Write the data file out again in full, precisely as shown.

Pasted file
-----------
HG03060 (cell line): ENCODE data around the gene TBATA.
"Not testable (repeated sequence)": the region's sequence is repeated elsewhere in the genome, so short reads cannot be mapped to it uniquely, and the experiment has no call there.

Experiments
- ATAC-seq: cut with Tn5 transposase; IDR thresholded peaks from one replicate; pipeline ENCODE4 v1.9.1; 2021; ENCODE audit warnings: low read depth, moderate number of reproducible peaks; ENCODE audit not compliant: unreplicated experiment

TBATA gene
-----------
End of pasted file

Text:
HG03060 (cell line): ENCODE data around the gene TBATA.
"Not testable (repeated sequence)": the region's sequence is repeated elsewhere in the genome, so short reads cannot be mapped to it uniquely, and the experiment has no call there.

Experiments
- ATAC-seq: cut with Tn5 transposase; IDR thresholded peaks from one replicate; pipeline ENCODE4 v1.9.1; 2021; ENCODE audit warnings: low read depth, moderate number of reproducible peaks; ENCODE audit not compliant: unreplicated experiment

TBATA gene